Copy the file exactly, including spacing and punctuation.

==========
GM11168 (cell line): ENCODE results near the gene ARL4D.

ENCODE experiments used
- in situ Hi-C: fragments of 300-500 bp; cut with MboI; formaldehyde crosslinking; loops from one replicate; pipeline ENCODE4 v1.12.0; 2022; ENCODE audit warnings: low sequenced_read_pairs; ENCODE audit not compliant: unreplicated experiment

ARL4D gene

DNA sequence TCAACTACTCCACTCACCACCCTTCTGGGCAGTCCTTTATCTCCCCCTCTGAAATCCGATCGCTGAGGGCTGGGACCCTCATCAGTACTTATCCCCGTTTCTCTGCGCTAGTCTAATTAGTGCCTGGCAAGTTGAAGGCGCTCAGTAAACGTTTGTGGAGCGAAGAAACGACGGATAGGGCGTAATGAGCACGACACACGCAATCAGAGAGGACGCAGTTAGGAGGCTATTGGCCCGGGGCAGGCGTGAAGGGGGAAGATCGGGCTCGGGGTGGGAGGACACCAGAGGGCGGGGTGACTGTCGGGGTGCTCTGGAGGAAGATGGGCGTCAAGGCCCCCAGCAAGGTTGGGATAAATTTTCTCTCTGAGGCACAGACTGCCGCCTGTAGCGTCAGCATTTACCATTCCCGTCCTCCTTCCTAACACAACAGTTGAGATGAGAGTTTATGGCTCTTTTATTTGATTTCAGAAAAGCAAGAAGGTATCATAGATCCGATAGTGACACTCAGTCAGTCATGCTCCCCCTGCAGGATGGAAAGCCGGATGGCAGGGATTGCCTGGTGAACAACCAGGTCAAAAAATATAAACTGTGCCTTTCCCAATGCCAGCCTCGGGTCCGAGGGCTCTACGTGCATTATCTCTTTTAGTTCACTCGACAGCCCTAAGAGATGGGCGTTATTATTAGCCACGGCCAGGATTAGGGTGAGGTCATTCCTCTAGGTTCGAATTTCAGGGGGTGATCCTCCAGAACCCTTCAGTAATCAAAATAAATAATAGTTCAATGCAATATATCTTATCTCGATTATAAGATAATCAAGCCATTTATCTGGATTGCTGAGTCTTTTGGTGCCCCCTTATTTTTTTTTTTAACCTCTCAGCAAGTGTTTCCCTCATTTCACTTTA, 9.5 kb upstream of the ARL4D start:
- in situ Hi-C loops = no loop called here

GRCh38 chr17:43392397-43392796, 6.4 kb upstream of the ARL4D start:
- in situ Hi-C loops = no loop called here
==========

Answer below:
GM11168 (cell line): ENCODE results near the gene ARL4D.

ENCODE experiments used
- in situ Hi-C: fragments of 300-500 bp; cut with MboI; formaldehyde crosslinking; loops from one replicate; pipeline ENCODE4 v1.12.0; 2022; ENCODE audit warnings: low sequenced_read_pairs; ENCODE audit not compliant: unreplicated experiment

ARL4D gene

DNA sequence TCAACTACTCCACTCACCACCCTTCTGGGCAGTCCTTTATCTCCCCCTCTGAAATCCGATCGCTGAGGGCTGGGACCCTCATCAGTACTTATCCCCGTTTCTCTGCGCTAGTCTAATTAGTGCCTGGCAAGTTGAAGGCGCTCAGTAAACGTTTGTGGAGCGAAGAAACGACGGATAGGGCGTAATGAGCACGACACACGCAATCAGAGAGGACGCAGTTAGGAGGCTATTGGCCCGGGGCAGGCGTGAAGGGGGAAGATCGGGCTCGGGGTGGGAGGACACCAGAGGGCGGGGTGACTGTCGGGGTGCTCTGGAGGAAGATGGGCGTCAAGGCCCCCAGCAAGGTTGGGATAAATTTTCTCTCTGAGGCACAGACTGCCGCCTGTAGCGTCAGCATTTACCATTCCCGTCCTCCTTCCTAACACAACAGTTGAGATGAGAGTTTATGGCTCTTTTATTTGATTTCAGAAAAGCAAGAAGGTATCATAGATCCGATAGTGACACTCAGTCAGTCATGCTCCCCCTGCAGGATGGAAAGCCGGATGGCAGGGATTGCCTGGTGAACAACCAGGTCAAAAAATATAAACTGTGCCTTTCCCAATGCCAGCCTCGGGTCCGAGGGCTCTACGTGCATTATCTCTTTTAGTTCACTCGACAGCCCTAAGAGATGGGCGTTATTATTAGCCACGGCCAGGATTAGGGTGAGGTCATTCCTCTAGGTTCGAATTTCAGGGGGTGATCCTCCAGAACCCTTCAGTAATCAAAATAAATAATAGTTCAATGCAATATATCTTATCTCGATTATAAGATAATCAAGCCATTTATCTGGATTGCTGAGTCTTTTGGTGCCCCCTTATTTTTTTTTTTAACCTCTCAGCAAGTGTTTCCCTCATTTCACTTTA, 9.5 kb upstream of the ARL4D start:
- in situ Hi-C loops = no loop called here

GRCh38 chr17:43392397-43392796, 6.4 kb upstream of the ARL4D start:
- in situ Hi-C loops = no loop called here